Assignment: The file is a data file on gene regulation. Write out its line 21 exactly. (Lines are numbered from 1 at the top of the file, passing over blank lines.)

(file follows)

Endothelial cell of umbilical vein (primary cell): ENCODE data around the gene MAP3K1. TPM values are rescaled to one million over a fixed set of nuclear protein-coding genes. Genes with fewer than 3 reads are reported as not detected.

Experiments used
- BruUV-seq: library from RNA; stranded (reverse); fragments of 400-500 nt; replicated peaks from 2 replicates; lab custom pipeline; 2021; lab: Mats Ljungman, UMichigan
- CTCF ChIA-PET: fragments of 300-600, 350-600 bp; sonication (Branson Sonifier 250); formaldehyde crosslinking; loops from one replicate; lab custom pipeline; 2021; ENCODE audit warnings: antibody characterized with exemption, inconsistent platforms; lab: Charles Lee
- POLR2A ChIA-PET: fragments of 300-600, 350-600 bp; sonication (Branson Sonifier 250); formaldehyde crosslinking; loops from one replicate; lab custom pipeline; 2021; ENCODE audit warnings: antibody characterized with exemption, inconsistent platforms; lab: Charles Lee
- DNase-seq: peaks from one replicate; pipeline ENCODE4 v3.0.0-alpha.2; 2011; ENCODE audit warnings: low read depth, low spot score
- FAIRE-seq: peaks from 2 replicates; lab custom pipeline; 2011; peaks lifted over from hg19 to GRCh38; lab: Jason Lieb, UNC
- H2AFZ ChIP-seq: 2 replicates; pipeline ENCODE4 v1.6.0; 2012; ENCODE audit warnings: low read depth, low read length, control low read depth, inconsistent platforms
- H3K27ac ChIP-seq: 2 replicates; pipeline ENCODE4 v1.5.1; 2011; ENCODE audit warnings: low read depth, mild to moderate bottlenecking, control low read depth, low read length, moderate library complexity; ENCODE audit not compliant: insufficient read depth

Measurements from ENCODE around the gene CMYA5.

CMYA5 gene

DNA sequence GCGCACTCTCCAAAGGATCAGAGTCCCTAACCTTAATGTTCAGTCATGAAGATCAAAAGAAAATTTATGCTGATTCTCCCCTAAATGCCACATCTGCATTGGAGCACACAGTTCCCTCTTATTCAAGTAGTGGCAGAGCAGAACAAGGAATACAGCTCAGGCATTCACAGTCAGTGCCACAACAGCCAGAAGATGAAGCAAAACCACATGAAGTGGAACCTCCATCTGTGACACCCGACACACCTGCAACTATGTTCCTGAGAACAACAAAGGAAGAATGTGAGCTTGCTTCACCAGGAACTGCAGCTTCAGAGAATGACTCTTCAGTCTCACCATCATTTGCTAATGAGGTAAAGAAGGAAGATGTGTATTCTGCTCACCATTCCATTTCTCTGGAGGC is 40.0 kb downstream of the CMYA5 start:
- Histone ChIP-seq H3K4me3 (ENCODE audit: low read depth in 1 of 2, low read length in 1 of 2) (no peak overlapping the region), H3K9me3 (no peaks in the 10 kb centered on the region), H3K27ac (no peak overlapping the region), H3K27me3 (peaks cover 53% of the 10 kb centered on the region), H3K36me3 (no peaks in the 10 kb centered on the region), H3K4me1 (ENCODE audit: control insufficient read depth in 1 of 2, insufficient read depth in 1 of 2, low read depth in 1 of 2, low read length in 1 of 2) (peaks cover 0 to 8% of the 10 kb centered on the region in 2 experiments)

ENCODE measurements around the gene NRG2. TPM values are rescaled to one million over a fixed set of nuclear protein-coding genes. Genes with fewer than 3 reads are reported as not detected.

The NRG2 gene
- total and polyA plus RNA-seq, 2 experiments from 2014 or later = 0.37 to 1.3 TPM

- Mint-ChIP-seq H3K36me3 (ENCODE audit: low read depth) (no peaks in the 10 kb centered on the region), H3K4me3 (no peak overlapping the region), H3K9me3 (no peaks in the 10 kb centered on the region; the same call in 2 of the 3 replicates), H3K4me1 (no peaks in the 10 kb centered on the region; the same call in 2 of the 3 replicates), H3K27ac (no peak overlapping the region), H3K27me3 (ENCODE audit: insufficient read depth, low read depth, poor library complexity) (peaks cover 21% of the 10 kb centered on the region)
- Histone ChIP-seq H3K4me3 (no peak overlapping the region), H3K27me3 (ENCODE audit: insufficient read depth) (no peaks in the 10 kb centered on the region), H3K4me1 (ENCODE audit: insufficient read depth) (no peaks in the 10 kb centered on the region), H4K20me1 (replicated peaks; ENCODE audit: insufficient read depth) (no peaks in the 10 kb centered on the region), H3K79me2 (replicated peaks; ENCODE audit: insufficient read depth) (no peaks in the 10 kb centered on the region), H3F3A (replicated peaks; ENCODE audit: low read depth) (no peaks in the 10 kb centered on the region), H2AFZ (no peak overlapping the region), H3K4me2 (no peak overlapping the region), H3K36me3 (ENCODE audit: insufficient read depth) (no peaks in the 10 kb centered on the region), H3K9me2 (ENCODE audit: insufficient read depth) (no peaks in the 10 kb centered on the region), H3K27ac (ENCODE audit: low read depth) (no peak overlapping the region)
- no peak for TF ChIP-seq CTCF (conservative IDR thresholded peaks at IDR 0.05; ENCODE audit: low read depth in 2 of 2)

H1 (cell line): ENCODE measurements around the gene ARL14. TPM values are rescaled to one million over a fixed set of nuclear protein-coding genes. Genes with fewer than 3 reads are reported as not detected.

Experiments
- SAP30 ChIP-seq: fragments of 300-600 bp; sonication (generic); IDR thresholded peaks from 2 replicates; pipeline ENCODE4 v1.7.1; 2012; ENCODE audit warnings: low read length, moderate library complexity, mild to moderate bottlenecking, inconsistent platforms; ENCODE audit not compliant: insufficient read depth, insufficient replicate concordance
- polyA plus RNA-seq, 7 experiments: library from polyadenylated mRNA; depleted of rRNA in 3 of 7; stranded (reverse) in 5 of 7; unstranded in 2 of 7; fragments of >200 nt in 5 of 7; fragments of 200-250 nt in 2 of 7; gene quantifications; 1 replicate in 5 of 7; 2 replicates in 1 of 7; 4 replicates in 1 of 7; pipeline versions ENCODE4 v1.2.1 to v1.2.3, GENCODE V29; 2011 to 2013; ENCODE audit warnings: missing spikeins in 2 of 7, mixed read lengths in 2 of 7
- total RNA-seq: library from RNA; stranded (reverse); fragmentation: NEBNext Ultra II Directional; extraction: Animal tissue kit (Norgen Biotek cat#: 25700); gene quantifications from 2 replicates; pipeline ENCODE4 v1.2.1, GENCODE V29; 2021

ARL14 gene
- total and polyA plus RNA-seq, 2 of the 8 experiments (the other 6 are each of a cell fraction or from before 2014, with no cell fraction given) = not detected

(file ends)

Experiments